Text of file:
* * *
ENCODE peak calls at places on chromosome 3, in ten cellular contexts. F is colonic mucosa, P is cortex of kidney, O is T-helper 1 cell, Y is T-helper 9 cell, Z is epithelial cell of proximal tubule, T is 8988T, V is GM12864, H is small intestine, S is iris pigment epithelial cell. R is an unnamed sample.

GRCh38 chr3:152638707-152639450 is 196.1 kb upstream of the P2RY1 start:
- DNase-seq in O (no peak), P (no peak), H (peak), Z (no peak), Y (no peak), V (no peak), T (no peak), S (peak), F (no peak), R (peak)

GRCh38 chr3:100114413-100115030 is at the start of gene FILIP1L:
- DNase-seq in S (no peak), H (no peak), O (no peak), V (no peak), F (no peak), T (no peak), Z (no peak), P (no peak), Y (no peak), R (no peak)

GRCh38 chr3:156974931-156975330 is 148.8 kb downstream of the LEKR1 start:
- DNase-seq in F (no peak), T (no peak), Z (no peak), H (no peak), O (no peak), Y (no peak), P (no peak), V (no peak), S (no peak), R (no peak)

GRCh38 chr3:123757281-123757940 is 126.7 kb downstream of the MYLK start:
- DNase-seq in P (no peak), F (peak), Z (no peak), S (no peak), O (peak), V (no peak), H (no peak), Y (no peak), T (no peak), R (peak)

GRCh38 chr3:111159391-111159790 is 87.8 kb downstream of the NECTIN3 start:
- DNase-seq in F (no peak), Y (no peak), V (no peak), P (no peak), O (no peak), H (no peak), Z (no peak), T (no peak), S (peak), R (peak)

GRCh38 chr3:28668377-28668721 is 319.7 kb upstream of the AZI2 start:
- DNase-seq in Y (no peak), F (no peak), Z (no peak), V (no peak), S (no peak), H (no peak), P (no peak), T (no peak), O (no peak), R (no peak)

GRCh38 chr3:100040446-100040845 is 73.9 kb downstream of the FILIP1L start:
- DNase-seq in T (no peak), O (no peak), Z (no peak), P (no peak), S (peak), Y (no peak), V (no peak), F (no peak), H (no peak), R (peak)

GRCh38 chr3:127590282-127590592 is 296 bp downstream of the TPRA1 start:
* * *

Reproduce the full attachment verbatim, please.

ENCODE peak calls at places on chromosome 3, in ten cellular contexts. F is colonic mucosa, P is cortex of kidney, O is T-helper 1 cell, Y is T-helper 9 cell, Z is epithelial cell of proximal tubule, T is 8988T, V is GM12864, H is small intestine, S is iris pigment epithelial cell. R is an unnamed sample.

GRCh38 chr3:152638707-152639450 is 196.1 kb upstream of the P2RY1 start:
- DNase-seq in O (no peak), P (no peak), H (peak), Z (no peak), Y (no peak), V (no peak), T (no peak), S (peak), F (no peak), R (peak)

GRCh38 chr3:100114413-100115030 is at the start of gene FILIP1L:
- DNase-seq in S (no peak), H (no peak), O (no peak), V (no peak), F (no peak), T (no peak), Z (no peak), P (no peak), Y (no peak), R (no peak)

GRCh38 chr3:156974931-156975330 is 148.8 kb downstream of the LEKR1 start:
- DNase-seq in F (no peak), T (no peak), Z (no peak), H (no peak), O (no peak), Y (no peak), P (no peak), V (no peak), S (no peak), R (no peak)

GRCh38 chr3:123757281-123757940 is 126.7 kb downstream of the MYLK start:
- DNase-seq in P (no peak), F (peak), Z (no peak), S (no peak), O (peak), V (no peak), H (no peak), Y (no peak), T (no peak), R (peak)

GRCh38 chr3:111159391-111159790 is 87.8 kb downstream of the NECTIN3 start:
- DNase-seq in F (no peak), Y (no peak), V (no peak), P (no peak), O (no peak), H (no peak), Z (no peak), T (no peak), S (peak), R (peak)

GRCh38 chr3:28668377-28668721 is 319.7 kb upstream of the AZI2 start:
- DNase-seq in Y (no peak), F (no peak), Z (no peak), V (no peak), S (no peak), H (no peak), P (no peak), T (no peak), O (no peak), R (no peak)

GRCh38 chr3:100040446-100040845 is 73.9 kb downstream of the FILIP1L start:
- DNase-seq in T (no peak), O (no peak), Z (no peak), P (no peak), S (peak), Y (no peak), V (no peak), F (no peak), H (no peak), R (peak)

GRCh38 chr3:127590282-127590592 is 296 bp downstream of the TPRA1 start: